Michael Conforto's journey to the World Series is 'surreal'
Everyone knows by now that the 2015 Mets were assembled on the fly from all sorts of places, from Atlanta to Detroit to Triple-A Las Vegas and points between. But nothing quite matches the journey of Michael Conforto, who until late June was toiling for the Class A St. Lucie Mets. Tuesday night, he started Game 1 of the World Series in leftfield. Conforto is 22.
"Surreal is a great way to describe it," he said Monday as the team prepared for the Series. "It's all happened so fast. It really just feels like yesterday I was called up and was playing my first game in the big leagues [July 24].
"From that day to here feels so short and so quick. I'm trying to enjoy it and take in as much as I can, but I definitely feel prepared and ready to go."
Conforto was only 1-for-15 in the postseason entering Tuesday night, with the one hit being a home run. But so far, manager Terry Collins is prepared to stick with him.
He went 0-for-2 Tuesday night with an RBI on a sacrifice fly in the sixth inning and was replaced in the inning for defensive purposes.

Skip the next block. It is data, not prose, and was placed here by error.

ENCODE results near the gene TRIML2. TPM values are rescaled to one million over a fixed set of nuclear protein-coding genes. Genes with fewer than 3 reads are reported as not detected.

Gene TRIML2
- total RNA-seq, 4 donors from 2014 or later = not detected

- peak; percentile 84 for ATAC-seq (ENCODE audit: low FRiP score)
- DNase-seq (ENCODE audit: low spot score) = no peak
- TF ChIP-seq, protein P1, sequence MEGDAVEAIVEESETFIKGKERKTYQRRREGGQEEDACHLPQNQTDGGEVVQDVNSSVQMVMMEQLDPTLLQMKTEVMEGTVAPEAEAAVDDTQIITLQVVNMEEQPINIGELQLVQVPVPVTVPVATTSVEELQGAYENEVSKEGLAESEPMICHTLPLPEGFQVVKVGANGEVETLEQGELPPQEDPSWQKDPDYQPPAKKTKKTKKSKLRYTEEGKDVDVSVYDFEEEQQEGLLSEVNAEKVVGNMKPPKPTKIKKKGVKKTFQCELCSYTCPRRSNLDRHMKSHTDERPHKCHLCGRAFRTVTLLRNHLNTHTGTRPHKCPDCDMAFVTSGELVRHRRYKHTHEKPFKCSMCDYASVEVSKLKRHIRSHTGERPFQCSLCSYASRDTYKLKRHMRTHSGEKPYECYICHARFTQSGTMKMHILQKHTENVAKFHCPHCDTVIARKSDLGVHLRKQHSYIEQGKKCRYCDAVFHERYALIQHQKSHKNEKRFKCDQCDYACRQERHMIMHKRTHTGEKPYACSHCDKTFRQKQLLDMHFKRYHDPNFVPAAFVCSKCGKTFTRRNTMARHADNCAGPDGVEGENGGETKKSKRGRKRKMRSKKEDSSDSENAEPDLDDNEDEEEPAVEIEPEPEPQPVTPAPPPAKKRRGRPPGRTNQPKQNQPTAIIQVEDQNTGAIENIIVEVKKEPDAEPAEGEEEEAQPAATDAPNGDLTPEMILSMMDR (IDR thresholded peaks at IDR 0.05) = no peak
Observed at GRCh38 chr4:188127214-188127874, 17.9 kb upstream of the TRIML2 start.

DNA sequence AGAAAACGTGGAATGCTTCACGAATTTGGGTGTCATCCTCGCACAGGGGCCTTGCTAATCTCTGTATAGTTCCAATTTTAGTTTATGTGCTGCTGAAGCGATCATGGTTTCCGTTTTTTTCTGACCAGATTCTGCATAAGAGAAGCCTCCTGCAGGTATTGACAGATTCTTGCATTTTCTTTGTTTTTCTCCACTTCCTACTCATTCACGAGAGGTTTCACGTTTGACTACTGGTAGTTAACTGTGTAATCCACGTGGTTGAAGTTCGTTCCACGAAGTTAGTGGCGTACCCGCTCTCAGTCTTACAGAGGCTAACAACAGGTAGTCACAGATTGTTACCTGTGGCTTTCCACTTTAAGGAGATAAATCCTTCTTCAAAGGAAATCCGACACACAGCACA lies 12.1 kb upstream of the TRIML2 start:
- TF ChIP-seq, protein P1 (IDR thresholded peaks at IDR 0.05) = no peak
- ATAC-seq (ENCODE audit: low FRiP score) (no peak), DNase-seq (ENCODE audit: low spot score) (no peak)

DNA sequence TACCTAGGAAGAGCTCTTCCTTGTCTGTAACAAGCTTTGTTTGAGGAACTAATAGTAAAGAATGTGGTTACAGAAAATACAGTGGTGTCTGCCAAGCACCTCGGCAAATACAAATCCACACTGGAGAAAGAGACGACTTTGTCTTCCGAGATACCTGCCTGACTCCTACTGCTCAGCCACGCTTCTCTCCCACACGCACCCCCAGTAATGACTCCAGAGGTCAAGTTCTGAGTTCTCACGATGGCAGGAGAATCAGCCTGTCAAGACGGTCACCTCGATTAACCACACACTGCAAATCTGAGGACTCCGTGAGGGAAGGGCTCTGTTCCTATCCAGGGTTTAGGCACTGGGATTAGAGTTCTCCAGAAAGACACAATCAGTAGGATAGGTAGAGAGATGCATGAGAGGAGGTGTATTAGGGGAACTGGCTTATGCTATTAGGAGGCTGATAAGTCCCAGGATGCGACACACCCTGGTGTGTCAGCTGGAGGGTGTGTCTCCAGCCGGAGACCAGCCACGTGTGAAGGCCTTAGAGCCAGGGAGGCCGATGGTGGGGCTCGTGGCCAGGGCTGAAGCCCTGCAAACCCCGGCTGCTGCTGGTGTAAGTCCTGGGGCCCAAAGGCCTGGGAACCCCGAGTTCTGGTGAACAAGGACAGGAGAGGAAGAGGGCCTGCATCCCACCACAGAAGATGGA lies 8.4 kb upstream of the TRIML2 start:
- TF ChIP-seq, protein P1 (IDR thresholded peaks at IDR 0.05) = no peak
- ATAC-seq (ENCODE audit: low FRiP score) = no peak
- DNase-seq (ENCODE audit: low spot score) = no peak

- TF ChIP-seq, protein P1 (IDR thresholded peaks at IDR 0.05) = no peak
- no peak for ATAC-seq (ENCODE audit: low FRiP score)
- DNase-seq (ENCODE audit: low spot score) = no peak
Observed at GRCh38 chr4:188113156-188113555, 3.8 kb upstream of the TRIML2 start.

"Not very often do you start out the year in A-ball and end up in the World Series," Collins said. "He's in a unique situation, and he should be very proud of how hard he worked this year, and the fact that he gets this opportunity."
Conforto made his major-league debut at Citi Field against the Dodgers, going 0-for-3 with an RBI. He played in 56 games during the regular season, hitting .270 with nine home runs and 26 RBIs.
Last year, Conforto was watching Game 7 of the Royals' World Series loss to the Giants in a Redmond, Washington, restaurant with his mother, Tracie Ruiz-Conforto. (She won two gold medals and a silver as a synchronized swimmer in the 1984 and '88 Olympics.)
Now he has become only the third person to play in a Little League World Series, College World Series (for Oregon State) and major-league World Series, following Ed Vosburg and Jason Varitek.
"That's pretty cool, absolutely," he said of the postseason "Triple Crown." He said he and his father -- former Penn State linebacker Michael Conforto -- had wondered before he was drafted in 2014 whether anyone else had pulled it off.
"They get a little bigger as you go up, I guess, but this one takes the cake," the younger Conforto said. "The feelings are similar, that's for sure. But it's completely different when you're at the top of your sport. This is it, the highest level in the world in your sport. Thinking about that is pretty cool."